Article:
Single Reviews - - by Sam Liddicott

SINGLE REVIEW: Jack Garratt – BYSKB v2m2

SINGLE REVIEW: Jack Garratt – BYSKB v2m2 Photo Credit: George Chin //IconicPix/

Jack Garratt, as many will remember, was the winner of BBC’s Sounds of 2016 competition. Hailing from Little Chalfont, Buckinghamshire: Garratt dedicated much of his youth to music and experimenting with it – picking up instruments as wide-ranging as ukulele and drums. Championed by BBC Radio 1 and essentially a one-man band: Garratt’s live performances have been a testament to stamina and musicianship, with huge ambitions: his enormous passion and zeal for music fed into his debut album, Phase. The L.P. was met with generally favourable reviews and signalled a talent with a definite future.

Phase ensured Garratt distinguished himself from peers Sam Smith and James Blake. Blending sweet falsetto and hard-core percussion-and-bass beats; a sub-human machinery sound and something deeply soulful and tangible. Few artists match technology and vocals and make it sounds so compelling, authoritative and wide-ranging – especially such a young artist releasing his very first album. Since then, Garratt has been busy on the touring circuit and getting his music out there. One presumes he has been chatting with Bon Iver: BYSKB v2m2 seems like a bet between the two: to see who can come up with the most ridiculous, hard-to-remember name. Luckily, like Bon Iver, Garratt’s music makes up for misjudged pretentiousness and oddity – titles that sound like computer coding or future-speak.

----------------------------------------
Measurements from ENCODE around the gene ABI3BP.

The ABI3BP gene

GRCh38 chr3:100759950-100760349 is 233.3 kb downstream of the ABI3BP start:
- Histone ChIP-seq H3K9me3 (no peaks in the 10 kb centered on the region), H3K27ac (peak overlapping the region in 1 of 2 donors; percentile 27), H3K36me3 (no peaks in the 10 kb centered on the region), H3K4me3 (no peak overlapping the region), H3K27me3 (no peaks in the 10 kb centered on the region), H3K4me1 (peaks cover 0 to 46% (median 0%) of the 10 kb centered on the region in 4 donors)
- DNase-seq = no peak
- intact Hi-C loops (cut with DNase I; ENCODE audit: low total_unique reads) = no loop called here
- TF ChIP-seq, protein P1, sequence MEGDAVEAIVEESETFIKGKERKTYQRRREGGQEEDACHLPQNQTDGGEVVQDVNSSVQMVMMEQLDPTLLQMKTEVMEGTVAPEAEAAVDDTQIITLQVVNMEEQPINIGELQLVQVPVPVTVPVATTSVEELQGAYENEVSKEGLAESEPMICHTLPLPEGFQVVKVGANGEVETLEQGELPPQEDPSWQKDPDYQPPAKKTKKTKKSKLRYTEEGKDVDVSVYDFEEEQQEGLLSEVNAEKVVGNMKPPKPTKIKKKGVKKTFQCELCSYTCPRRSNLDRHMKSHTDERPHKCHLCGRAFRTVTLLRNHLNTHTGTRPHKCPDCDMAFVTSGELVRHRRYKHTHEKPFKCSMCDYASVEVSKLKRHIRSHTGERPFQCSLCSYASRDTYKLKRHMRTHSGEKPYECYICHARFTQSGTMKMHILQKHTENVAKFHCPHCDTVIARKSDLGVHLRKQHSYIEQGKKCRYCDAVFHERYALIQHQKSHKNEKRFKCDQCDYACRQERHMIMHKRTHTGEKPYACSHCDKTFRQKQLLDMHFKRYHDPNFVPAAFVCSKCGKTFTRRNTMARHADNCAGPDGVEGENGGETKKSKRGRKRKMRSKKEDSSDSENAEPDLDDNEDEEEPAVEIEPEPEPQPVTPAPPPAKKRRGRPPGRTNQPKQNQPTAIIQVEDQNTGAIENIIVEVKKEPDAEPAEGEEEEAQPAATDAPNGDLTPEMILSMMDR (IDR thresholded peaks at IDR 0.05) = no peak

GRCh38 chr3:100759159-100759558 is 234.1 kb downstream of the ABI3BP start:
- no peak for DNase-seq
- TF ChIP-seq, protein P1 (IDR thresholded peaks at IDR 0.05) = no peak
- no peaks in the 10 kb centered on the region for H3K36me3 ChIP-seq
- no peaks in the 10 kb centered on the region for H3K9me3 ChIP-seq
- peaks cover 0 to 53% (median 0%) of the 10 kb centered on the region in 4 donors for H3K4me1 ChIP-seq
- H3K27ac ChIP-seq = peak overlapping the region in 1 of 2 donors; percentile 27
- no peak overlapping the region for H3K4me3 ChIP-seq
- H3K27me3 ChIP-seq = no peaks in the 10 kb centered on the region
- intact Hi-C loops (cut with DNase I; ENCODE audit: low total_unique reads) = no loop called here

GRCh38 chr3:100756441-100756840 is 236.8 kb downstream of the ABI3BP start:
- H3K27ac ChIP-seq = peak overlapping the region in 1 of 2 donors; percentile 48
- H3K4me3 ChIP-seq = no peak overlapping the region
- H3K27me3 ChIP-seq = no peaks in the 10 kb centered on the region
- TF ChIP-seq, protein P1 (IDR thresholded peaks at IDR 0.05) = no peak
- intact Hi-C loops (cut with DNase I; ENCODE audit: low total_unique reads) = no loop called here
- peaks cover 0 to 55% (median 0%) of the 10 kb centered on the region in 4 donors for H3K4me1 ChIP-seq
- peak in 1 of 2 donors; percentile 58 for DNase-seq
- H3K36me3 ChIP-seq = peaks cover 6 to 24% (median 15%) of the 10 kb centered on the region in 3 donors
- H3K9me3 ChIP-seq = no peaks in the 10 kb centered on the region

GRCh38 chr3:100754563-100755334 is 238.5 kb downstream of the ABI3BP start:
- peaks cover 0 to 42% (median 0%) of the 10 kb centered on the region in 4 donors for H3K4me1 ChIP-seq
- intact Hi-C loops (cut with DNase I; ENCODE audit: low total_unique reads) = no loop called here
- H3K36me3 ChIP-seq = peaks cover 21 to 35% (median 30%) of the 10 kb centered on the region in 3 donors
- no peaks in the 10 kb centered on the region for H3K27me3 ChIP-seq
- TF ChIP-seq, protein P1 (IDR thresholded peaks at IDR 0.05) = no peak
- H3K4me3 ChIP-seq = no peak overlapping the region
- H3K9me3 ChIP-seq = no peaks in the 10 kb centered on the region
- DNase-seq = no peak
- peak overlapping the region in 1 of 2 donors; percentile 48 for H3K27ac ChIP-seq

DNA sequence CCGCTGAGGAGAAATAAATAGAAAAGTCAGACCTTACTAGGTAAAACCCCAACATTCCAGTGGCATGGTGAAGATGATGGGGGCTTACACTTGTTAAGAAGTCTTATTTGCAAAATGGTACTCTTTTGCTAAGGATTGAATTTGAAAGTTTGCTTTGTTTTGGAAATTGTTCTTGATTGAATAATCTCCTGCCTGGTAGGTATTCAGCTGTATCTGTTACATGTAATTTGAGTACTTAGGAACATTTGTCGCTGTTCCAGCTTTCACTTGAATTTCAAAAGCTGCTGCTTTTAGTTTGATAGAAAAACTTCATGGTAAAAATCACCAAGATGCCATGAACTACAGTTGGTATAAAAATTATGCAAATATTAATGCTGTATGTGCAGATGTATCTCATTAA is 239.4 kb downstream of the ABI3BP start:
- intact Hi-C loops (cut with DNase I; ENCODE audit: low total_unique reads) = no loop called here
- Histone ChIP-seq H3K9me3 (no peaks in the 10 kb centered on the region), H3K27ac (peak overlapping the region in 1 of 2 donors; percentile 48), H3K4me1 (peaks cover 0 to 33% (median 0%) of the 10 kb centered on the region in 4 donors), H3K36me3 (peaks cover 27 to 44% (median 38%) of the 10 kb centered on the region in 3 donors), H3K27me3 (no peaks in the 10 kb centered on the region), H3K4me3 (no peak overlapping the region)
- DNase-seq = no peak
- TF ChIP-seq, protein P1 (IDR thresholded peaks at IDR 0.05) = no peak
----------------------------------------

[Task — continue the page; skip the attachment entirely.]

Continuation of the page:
Far-off, yowling electronic voices sit inside a woozy gravity: Garratt’s voice comes in to stabilise the mood in the opening seconds. Seemingly apologetic and coming to his senses: he seems to be speaking to a girl; one he might have been short with. As things progress, the song becomes broader, to assess a young man taking stock and realising he has made mistakes and is not who he was. Studded, punchy beats backing his plight: BYSKB v2m2 soon sees that dependable, silky falsetto come to play. Rising in intensity and affected by the weight of the situation: that burden of heartbreak and confusion makes the song edgy and haunting. Some of the lyrics descend to cliché – giving more love than received; having to burn bad memories – but Garratt’s sheer avidity and desire elevates it beyond the mundane. The track’s final seconds is a flurry of beats, electronic notes and emotional possibilities – a whirlwind finale that leaves a definite impression.

Garratt is touring the U.K. in November: starting with a gig at 02 Academy, Glasgow (5th); finishing at Dome in Brighton on 28th. BYSKB v2m2 is a rough demo. cut but one that shows experimentation and consistency. Those expecting something similar to Phase’s general sound will not be disappointed – those predicting something rushed and forgettable will be. Perhaps not a reinvention or new phase for Garratt: it is an exciting and interesting song that will ask the questions whether a new E.P. or album is in the mind. Whatever the result will be: it is impressive to find Garratt in inspired, productive mode.


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